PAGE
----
How It Was Made: Winter Soldier
January 18, 2015
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This session will cover the creation of a replica Bucky Barnes Winter Soldier costume from the second Captain America movie. This costume was originally created for DragonCon 2014 and some updates were made after that for Kastucon 2015.

As with most of my builds, I began with a basic pattern block and created the initial patterns in muslin. I don’t have any images of that process for this costume, but you can see a similar process on the threads for Captain America, Flash and Daredevil.

Once I had my base patterns, I created a mock up in similar fabrics to send to the client for fittings.

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This costume is being made in 3 main pieces: a vest, a short undershirt with the one ‘jacket’ sleeve and pants. Here are some pictures from the mock up fitting of the vest and shirt.

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With the fitting completed and the pattern finalized, I was able to begin work on the upper part of the costume. I began with the vest. The vest is made of a cordovan color faux leather. with insets of black faux leather and padded fabric. The main faux leather was srayed with black NuLife and then rubbed down in stages to create the distressed look of the film costume.

I began with the right side and back of the vest. The right side only extends to the end of the collar as the left side with the tabs will overlap this section. The lower back section is made of strips that will be backed with black cotton. This will create the ‘vent’ effect of the back of the actual jacket. The small silver accents on the costume are created using an upholstery vinyl with a brushed stainless steel finish.

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The left side of the jacket was made using the right side as a base pattern. The front was extended and the whole thing was cut into even strips across the width of the piece. The image below shows the final pattern for the left side of the front.

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The faux was cut and assembled, the corners trimmed and Super77 was used on the back side to glue down all the edges so that they would stay flat and even for stitching. Then, the side insets were added and the facing was laid into the front so that all the edges could be top stitched. The image below is slightly out of order as it shows the vest when it was complete. However, with the front laid flat, the seams and stitching are clearly visible.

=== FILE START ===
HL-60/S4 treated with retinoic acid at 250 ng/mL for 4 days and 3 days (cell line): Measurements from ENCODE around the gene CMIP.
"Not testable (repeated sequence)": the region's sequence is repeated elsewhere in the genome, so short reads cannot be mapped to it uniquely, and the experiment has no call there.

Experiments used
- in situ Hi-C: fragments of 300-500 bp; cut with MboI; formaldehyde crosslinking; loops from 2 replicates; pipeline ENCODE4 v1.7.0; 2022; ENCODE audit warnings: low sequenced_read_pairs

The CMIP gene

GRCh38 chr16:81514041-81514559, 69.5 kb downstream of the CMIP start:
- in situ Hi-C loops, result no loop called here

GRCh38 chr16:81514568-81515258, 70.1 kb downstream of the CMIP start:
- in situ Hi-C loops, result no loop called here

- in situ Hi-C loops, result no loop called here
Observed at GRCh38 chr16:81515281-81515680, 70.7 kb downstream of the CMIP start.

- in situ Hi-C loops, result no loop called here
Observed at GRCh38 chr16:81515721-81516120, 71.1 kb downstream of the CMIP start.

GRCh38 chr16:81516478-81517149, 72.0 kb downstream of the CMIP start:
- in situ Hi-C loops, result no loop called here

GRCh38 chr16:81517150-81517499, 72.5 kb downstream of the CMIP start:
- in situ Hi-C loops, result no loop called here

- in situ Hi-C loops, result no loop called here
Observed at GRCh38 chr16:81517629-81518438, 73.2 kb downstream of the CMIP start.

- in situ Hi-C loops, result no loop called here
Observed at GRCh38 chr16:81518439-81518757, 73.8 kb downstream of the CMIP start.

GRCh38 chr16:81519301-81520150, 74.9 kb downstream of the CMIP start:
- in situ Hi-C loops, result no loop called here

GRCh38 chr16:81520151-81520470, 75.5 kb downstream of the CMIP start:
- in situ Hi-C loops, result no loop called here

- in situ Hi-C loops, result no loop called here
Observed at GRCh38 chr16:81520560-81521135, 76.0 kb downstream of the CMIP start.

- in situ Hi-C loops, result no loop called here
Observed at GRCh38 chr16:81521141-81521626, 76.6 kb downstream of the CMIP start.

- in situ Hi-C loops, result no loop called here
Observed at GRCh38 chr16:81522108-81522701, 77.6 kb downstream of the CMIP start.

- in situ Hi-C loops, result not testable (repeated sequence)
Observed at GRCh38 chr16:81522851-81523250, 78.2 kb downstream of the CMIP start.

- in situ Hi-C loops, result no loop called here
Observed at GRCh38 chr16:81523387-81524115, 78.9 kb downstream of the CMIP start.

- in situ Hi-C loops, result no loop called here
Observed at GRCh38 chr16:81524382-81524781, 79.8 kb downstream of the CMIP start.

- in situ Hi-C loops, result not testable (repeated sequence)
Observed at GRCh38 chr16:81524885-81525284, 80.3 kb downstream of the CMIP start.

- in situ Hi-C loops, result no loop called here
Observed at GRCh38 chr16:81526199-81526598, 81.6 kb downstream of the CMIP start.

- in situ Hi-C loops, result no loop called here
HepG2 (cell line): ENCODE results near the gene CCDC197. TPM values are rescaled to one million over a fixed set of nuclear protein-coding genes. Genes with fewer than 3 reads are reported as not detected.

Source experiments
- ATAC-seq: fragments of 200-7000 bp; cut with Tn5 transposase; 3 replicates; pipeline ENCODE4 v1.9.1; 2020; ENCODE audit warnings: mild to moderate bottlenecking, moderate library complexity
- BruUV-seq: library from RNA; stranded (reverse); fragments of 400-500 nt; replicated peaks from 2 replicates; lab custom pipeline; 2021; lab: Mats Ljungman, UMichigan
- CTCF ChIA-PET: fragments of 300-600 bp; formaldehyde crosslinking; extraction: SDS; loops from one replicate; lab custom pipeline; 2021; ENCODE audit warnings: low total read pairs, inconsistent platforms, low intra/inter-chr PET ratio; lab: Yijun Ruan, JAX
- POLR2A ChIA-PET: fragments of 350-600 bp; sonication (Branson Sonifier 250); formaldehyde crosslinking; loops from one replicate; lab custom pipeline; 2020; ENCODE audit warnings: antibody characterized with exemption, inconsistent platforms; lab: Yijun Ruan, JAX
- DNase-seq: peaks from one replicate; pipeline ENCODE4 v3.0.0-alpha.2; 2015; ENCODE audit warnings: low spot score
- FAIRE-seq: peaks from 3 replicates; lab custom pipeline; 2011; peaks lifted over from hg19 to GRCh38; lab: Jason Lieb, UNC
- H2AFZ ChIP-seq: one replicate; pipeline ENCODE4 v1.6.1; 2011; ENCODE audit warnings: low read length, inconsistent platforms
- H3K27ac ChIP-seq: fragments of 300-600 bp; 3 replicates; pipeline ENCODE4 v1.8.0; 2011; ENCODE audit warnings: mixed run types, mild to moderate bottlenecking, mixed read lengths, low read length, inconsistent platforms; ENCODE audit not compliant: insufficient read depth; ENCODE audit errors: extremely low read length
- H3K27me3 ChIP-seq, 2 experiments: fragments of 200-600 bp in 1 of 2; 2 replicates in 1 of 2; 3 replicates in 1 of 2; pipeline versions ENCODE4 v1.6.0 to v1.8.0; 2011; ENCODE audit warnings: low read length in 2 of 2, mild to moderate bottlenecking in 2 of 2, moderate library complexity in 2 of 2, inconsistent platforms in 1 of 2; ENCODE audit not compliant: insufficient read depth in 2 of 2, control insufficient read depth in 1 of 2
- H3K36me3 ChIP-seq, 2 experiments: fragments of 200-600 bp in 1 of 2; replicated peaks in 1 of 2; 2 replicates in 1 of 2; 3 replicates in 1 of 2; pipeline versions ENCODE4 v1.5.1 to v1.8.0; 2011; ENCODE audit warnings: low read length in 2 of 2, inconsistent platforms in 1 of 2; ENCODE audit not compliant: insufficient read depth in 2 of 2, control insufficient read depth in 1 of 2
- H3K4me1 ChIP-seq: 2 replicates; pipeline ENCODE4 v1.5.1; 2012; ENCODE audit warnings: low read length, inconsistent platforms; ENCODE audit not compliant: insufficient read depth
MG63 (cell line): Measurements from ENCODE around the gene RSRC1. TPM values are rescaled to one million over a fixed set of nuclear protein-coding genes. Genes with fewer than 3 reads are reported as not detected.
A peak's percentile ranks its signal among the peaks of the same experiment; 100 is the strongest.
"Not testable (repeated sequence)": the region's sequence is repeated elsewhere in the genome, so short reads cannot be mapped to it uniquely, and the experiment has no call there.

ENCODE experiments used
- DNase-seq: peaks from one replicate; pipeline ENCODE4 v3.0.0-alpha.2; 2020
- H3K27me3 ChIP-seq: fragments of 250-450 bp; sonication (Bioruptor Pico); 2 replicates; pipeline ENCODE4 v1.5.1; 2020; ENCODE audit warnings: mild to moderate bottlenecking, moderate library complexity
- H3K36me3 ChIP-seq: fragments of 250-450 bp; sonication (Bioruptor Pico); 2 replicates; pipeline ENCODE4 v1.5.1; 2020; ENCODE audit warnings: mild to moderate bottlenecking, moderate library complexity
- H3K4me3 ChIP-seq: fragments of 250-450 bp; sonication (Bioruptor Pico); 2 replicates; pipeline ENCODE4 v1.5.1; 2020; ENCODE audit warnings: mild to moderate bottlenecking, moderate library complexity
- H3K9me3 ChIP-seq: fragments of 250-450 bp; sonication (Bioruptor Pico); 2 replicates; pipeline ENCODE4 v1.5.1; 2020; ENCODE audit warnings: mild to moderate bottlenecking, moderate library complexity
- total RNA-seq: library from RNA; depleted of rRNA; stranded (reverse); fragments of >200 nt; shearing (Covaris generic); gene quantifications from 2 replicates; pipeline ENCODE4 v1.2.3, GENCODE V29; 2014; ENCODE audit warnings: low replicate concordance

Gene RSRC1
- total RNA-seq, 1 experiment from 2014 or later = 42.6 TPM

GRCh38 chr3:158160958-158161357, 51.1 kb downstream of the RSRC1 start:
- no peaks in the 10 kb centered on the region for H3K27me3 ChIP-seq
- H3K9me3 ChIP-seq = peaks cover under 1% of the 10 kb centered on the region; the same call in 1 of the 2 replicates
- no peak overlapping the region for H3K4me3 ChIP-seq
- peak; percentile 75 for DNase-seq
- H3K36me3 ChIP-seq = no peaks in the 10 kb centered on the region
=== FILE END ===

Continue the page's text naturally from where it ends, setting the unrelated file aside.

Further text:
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Below are images of the facing pattern and sewn into the front. The pattern was extended to cover the entire inside of the front and the cotton facing was sewn in as a solid piece. This gave the front the appearance of being separate strips but kept them all permanently aligned and eliminated the risk of gaps during movement.

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Next, the undershirt was created. The undershirt only came to just below the chest and was primarily just a device to hold the upper front and collar and the right sleeve. Here are images of the shirt by itself.

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And, images of the shirt and vest together after the final round of NuLife painting and distressing.

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Once the top was done, I moved on to the pants. The pants were made from a slim-fit commercial pattern that I added seams into. Due to time, I wasn’t able to get pictures of the construction process, but here are some images of the pants and the details that were included.

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Here are some images of the completed costume as it appeared at Dragon Con 2014.

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